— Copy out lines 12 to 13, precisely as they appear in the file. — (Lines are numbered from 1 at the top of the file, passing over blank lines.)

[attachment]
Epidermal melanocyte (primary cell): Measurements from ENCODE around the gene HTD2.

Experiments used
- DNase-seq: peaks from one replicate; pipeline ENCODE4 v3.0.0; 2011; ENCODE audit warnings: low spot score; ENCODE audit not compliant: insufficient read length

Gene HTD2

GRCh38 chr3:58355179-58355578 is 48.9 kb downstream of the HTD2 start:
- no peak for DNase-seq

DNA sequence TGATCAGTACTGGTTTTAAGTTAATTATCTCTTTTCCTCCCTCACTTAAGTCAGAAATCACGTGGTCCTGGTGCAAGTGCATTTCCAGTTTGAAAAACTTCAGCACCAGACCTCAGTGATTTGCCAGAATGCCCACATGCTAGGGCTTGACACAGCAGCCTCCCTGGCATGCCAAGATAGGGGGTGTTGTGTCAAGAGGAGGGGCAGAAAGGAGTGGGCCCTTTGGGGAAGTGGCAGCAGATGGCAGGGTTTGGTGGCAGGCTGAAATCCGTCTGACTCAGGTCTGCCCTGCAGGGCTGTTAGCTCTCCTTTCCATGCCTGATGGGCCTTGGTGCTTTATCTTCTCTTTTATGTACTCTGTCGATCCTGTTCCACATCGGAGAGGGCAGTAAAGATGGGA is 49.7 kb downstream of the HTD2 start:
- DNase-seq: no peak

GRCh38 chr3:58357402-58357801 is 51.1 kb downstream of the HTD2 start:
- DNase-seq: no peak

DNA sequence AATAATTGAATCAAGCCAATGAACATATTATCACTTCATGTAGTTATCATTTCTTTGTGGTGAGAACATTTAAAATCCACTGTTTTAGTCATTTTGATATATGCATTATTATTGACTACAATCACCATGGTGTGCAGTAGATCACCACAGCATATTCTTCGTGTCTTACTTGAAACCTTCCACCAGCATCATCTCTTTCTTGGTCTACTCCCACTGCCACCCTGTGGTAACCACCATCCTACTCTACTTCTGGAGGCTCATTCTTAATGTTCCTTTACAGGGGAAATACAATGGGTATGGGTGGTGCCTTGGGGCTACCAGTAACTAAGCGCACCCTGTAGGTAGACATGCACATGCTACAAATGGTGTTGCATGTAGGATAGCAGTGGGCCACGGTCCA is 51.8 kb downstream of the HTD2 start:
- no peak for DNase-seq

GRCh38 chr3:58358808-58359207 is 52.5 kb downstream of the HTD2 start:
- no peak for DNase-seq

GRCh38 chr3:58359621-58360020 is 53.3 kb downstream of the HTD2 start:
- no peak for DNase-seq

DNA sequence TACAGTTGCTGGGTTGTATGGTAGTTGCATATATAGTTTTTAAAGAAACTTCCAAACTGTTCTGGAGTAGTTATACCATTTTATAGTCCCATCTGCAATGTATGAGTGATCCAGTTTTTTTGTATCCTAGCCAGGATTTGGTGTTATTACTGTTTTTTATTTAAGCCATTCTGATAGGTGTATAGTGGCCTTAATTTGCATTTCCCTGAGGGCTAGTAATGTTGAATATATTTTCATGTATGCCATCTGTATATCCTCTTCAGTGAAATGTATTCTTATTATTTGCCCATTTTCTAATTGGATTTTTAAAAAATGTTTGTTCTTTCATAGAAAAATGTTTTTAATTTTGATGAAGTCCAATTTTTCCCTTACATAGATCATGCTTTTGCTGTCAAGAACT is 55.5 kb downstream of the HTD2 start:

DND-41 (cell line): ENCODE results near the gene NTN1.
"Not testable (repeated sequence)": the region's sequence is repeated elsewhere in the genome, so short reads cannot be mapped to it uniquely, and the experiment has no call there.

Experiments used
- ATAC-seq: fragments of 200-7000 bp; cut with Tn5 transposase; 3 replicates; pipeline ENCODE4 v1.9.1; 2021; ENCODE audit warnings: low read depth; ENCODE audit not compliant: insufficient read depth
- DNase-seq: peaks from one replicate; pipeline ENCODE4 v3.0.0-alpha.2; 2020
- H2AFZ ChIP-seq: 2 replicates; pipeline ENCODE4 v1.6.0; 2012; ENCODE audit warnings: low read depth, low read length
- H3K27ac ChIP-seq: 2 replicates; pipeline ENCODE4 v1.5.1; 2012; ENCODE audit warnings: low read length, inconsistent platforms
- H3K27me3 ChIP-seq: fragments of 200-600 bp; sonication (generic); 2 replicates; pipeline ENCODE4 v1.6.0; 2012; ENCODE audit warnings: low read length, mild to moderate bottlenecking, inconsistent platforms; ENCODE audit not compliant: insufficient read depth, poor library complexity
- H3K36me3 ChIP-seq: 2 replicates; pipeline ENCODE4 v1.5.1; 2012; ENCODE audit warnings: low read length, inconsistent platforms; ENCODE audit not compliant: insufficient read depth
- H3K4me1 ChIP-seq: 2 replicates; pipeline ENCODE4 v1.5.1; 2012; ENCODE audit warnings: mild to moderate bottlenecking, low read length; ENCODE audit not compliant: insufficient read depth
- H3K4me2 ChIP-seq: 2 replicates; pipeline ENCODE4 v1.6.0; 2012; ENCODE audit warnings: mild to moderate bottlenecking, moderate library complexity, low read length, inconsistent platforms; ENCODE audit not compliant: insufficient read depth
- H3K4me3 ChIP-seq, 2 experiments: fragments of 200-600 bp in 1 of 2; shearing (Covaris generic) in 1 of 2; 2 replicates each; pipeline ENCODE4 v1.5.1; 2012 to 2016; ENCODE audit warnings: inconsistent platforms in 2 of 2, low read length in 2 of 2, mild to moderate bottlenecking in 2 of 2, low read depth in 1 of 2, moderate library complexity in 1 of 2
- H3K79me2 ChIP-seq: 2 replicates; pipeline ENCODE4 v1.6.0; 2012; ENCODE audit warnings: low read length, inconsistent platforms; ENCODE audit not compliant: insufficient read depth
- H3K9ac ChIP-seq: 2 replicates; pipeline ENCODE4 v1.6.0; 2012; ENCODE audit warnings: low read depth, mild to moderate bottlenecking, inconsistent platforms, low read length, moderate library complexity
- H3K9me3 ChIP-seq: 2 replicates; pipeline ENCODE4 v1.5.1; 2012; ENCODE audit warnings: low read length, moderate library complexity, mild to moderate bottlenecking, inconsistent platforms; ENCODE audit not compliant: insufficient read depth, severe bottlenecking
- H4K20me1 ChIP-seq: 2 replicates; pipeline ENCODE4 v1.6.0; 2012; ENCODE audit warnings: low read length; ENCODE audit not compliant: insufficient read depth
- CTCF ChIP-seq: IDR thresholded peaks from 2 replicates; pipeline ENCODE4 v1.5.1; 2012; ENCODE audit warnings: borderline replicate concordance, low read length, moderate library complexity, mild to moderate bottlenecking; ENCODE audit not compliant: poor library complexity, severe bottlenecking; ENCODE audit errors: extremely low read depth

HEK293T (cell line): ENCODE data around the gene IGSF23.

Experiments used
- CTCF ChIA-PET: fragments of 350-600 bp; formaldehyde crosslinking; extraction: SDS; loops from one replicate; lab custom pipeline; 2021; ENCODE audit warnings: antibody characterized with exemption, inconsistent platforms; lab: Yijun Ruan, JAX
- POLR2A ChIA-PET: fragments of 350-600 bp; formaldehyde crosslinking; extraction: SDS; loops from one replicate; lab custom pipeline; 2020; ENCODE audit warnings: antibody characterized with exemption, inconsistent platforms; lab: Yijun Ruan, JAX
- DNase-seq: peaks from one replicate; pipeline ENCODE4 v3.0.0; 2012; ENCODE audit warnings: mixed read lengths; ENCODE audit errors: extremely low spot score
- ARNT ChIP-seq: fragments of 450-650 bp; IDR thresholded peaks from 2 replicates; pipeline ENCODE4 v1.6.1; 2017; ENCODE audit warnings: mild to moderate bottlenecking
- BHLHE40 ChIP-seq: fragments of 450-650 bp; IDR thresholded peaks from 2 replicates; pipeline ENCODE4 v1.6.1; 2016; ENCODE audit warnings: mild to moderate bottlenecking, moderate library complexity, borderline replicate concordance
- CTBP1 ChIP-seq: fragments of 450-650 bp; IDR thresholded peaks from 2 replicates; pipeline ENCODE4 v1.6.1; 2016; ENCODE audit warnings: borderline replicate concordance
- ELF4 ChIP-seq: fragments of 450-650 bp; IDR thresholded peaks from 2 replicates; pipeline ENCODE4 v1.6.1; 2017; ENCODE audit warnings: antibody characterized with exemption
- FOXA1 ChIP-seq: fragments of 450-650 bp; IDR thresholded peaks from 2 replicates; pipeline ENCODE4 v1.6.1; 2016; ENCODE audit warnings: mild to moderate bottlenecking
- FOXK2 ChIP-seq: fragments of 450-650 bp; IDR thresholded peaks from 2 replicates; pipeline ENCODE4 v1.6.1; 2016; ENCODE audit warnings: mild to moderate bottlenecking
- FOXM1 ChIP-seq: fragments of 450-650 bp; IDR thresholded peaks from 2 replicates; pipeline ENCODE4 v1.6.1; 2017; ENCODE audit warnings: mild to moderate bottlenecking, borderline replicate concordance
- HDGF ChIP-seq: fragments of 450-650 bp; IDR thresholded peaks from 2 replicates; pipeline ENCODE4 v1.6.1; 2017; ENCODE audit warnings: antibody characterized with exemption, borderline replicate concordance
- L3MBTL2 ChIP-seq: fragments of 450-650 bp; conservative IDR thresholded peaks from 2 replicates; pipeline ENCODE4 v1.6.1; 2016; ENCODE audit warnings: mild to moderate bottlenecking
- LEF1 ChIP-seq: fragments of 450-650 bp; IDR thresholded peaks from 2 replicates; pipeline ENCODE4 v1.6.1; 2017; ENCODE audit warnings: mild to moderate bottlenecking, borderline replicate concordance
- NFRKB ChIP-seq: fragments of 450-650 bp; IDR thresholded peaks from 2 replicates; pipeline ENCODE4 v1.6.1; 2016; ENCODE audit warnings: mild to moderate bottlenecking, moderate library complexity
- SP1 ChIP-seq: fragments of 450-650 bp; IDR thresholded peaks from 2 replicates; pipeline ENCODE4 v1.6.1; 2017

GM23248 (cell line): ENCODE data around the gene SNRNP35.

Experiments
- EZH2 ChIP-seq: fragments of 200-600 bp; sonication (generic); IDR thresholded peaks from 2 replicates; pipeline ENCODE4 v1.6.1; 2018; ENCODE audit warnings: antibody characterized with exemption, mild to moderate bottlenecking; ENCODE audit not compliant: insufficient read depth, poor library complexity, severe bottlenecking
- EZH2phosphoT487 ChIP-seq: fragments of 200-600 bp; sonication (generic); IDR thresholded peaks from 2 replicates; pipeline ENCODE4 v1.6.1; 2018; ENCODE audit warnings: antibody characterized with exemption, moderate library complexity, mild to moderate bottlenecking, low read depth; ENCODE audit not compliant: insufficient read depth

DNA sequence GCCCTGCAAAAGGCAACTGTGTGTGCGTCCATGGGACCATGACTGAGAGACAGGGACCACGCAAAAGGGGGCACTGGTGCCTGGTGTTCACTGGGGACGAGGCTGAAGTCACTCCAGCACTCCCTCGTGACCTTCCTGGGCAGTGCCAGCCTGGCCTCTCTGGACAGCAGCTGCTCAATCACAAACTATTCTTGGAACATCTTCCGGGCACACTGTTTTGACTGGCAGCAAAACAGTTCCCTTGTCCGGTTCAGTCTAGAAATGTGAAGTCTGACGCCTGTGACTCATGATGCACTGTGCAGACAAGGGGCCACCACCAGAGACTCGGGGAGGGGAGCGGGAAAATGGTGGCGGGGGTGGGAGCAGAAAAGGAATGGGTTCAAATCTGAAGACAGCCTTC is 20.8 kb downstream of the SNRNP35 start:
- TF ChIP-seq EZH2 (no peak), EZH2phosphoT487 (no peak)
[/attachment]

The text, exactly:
- no peak for DNase-seq

GRCh38 chr3:58358808-58359207 is 52.5 kb downstream of the HTD2 start: